Capturing two separate tracks with a stereo device is probably the easiest method. Simply use the pan/balance controls to move one channel fully left and move the other channel fully right. This control is usually built into every channel on nearly all mixers.
This will sound a little weird while you’re recording, because you’ll hear yourself in one ear and the other audio (whether a person or your soundtrack) in another ear.
If your audio gear doesn’t allow you to adjust the pan or balance of the audio, you could consider upgrading, or buying a simply splitter for your audio recording. But you must pay attention to what the splitter can actually do. Most “splitters” you see are really only cloning the same audio into two separate destinations instead of splitting one channel from the other.
When you use “stereo” for multitrack recording, you’ll end up with completely different audio in the left side from the right side. For the love of audio, please don’t publish your episodes sounding that way! It’s not only a horrible listening experience (even if you reduce the stereo separation), but it could be impossible for some people to listen when they can use only a single earbud or headphone.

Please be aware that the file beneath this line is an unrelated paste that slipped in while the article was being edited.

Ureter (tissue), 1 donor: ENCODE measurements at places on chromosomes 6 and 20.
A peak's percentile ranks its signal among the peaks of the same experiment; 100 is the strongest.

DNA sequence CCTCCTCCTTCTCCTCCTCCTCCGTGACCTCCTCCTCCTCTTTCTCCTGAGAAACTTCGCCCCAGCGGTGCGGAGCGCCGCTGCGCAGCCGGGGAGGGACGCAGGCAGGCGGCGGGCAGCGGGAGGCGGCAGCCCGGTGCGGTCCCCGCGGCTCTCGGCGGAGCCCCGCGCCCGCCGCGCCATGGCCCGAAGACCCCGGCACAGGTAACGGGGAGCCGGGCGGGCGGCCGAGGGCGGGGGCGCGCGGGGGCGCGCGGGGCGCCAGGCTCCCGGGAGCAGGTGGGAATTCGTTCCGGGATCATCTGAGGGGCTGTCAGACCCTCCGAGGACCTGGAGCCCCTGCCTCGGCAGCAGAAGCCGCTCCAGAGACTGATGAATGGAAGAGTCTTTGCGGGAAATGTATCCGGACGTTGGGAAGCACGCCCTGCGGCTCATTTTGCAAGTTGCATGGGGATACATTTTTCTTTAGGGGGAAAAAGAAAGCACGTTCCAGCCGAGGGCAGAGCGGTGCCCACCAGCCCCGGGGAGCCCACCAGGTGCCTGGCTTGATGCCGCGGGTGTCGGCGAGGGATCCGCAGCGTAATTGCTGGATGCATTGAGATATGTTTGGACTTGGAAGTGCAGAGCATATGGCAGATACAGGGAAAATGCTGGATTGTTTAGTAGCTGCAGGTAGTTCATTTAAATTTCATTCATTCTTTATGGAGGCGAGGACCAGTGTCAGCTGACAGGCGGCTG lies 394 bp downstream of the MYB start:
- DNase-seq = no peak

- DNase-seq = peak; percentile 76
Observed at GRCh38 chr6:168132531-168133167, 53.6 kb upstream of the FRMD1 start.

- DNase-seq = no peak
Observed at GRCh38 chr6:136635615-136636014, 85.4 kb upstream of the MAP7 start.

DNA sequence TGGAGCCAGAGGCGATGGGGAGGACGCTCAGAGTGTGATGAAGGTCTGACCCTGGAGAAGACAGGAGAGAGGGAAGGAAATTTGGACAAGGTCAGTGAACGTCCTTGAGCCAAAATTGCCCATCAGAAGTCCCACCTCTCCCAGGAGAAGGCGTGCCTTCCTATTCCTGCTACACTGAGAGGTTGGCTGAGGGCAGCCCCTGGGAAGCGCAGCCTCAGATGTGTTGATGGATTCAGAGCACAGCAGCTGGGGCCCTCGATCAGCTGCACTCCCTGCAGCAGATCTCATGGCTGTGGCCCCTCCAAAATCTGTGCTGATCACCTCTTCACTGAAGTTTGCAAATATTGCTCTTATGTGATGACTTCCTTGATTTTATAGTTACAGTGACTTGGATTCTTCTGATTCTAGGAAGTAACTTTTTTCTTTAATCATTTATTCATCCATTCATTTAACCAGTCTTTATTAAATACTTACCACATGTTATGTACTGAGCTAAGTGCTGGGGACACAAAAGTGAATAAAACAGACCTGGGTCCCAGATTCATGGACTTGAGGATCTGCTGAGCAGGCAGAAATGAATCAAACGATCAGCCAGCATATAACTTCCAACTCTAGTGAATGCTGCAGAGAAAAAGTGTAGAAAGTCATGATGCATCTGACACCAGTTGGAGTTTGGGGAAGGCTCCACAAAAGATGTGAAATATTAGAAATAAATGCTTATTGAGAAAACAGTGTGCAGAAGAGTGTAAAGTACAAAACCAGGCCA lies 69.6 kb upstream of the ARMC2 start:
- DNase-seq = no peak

Fixing this separation is really easy. You could mixdown to mono when you create your MP3. But most editing software (even Audacity) will have a way to split a stereo track into separate mono tracks. I have a tutorial showing how to do that inside Podcasters’ Society.
I have two cautions with this workflow.
- VOIP/live-streaming software—Depending on the program and interface, you may be sending stereo-separated audio to your audience (such as with “Studio Mode” in Hangouts on Air). But if the program uses mono (such as Skype or “Voice Mode” in Hangouts on Air), it may select only the left channel. Thus, put your voice—or whatever is supposed to go back out to your participants or live audio—in the left channel.